- J.J. Abrams. That man is a friggin' genius with a camera. I wouldn't feel out of place relating his visionary style to Spielberg. And I also seem to be one of the few people who absolutely LOVE the lens flares; if it were up to me, I'd incorporate it into as many movies as deemed appropriate. If I'd have to choose between flares or shaky cam, I'd choose the flares. But aside from that nifty trick, Abrams keeps the camera in constant motion, and there's some truly interesting shots, primarily the crooked ones like during Spock's hearing about joining this Vulcan Academy club/group/whatev, or when Kirk, Uhura and McCoy are running to command center to tell Pike about the "lightning storm." Abrams' visual style adds another fantastic layer of awesomeness to an already stellar movie. The nifty thing is that it seems effortless.

- Writers Roberto Orci and Alex Kurtzman (Transformers) have got to be one of the more intelligent but yet witty and fun screenwriters in the field today. They managed to craft a phenomenal story that works as a sequel/prequel/re-imagining, and it actually has some brain cells. Sure, if I had a more sophisticated mind, I would probably be able to spot time travel/alternate dimension/whatever inconsistencies, but as it stands, I find everything to match perfectly. I loved how they handled it all, and how they left it allows Abrams & Crew. to go in any direction they want without being burdened by continuity. And how they integrated the original Spock, Leonard Nimoy, into the equation was a stroke of pure genius. Simply said, if I see Orci and Kurtzman's names on a title, I know I'm heading into a movie that has some brains, but can simultaneously be an excellent summer blockbuster flick, and that's a difficult thing to balance. I also love how they integrated original lines of dialog into this new installment, such as the two most obvious and commonly quoted ones: McCoy's "Dammit, Jim!" and Scotty's "I'm giving her all she's got!"

- (Alright, here's a sixth) Editing is tight, but not too tight. Even at past two hours, the movie moves briskly and without dodgy areas - in fact, the movie seems to go by too fast. By the time Kirk, Spock and the Enterprise save the day, and it cuts to Starfleet Academy, I didn't want the movie to end. And/or if it had to end, at least have the decently to have the sequel ready to project on the screen! And is this not a sign of a damn good movie? The re-watch value for Star Trek is super duper supremely high, in case you can't tell. I demand sequel now! Or at least a 4 hour extended edition!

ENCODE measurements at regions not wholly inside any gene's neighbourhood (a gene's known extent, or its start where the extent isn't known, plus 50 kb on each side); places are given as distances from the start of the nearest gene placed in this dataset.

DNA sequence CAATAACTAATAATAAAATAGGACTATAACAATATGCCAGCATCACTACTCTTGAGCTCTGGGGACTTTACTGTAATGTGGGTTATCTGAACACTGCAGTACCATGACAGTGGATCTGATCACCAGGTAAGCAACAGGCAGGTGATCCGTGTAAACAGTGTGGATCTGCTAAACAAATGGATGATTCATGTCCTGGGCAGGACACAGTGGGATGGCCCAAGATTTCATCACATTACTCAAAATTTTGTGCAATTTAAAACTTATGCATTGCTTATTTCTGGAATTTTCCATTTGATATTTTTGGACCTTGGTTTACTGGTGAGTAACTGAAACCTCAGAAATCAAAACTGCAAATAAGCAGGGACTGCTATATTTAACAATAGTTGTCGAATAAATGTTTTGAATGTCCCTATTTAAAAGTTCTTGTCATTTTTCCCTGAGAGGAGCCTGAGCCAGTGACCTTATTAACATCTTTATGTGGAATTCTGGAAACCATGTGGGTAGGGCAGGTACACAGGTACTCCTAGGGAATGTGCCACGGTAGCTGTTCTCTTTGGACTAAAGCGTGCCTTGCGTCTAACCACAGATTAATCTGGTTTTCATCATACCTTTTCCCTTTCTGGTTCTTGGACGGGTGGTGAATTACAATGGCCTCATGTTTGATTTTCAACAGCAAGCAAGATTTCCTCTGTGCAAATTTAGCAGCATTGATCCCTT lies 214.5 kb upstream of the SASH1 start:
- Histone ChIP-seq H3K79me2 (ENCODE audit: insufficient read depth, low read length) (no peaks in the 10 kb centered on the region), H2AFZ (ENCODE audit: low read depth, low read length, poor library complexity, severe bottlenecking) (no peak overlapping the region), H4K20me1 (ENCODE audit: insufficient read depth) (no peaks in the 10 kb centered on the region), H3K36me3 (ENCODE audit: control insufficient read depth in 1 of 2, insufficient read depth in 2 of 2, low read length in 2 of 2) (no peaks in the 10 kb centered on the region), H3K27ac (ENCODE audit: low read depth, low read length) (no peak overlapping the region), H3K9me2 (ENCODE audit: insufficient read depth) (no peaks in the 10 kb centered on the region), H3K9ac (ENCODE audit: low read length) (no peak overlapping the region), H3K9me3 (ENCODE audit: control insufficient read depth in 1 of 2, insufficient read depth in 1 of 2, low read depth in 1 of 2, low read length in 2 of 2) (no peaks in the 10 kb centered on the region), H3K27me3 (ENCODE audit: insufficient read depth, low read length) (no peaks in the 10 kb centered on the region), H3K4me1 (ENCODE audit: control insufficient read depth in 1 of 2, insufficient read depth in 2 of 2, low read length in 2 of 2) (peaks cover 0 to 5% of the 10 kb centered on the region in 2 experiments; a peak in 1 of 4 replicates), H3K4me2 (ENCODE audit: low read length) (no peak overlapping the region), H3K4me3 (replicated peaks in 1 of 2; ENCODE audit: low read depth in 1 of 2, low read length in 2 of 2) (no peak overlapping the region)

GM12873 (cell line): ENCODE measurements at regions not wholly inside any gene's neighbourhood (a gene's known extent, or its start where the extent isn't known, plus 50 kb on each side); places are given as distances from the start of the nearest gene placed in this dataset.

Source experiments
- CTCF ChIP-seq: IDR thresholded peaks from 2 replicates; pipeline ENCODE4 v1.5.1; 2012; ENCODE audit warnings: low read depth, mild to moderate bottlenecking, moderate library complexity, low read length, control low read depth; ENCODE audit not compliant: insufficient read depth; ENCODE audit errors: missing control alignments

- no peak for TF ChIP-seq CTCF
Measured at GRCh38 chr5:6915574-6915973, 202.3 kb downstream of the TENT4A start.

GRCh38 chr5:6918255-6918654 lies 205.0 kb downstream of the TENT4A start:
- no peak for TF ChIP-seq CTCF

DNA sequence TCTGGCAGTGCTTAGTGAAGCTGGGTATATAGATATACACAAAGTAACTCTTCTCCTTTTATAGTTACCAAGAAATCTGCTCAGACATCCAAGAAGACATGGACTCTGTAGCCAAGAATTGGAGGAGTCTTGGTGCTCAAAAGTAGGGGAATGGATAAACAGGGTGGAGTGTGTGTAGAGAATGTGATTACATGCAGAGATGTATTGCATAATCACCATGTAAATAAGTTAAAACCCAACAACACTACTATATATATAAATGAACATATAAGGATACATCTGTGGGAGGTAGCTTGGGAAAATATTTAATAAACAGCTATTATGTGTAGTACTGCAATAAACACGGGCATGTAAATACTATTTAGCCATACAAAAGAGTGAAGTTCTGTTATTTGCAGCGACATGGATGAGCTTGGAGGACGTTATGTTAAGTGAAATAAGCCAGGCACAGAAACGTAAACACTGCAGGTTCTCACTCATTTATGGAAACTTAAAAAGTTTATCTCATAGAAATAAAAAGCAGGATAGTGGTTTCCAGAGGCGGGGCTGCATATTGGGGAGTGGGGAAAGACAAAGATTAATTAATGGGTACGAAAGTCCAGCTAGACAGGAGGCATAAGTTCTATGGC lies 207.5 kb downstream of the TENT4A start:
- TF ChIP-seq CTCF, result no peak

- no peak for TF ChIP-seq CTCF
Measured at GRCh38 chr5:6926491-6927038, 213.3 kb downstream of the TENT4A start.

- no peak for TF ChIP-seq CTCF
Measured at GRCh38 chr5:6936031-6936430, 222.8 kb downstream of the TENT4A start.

In review - I loved the writing, the performances, the direction, the editing, and the score. Hell, I even friggn' LOVED the 5-minute monster segment on the Hoth planet! (yes, I realize that wasn't officially Hoth, but it was never disputed, right?) Star Trek has all the ingredients of a successful summer blockbuster movie in spades, and I'm in such a state of euphoria that I'd say it really has no faults to speak of.

When Star Trek hits DVD on a 2-Disc Special Edition, I'll buy it; and five months later, when Paramount is in the need for another cash cow and they release a 3-Disc Edition, I'll buy it. Hell, if a 4-Disc gets released later next year, I'll buy it. Why would I waste all this bloody money on a movie that I would already have in my collection one or two times over? Because dammit Jim, I love this movie! (in case you couldn't tell already) My love for this movie only intensifies with each successive viewing.

J.J. & Co. have crafted a goldmine, a perfectly accessible popcorn movie with intelligence that anyone from a Trek devotee to a random audience member will enjoy to the fullest. Go see Trek, I'm pretty darn tootin' sure you're not gong to regret it. At the very least, you got some pretty space battles.

2 comments:

Robert said...

Andy, Your review of Star Trek makes me want to get up off my ass and run to the theater to catch it. I liked the films with the original cast, but really never got terribly excited about the "Next Generation" ones which followed. I still think "The Wrath of Khan" outclasses them all, but I'm keeping an open mind. I was going to wait until this film reached DVD status before jumping in, but based on your well documented review, perhaps I should see it on the big screen, as it is meant to be seen. Take care buddy. Uncle Bob

Fletch said...

I get the feeling that you liked Star Trek...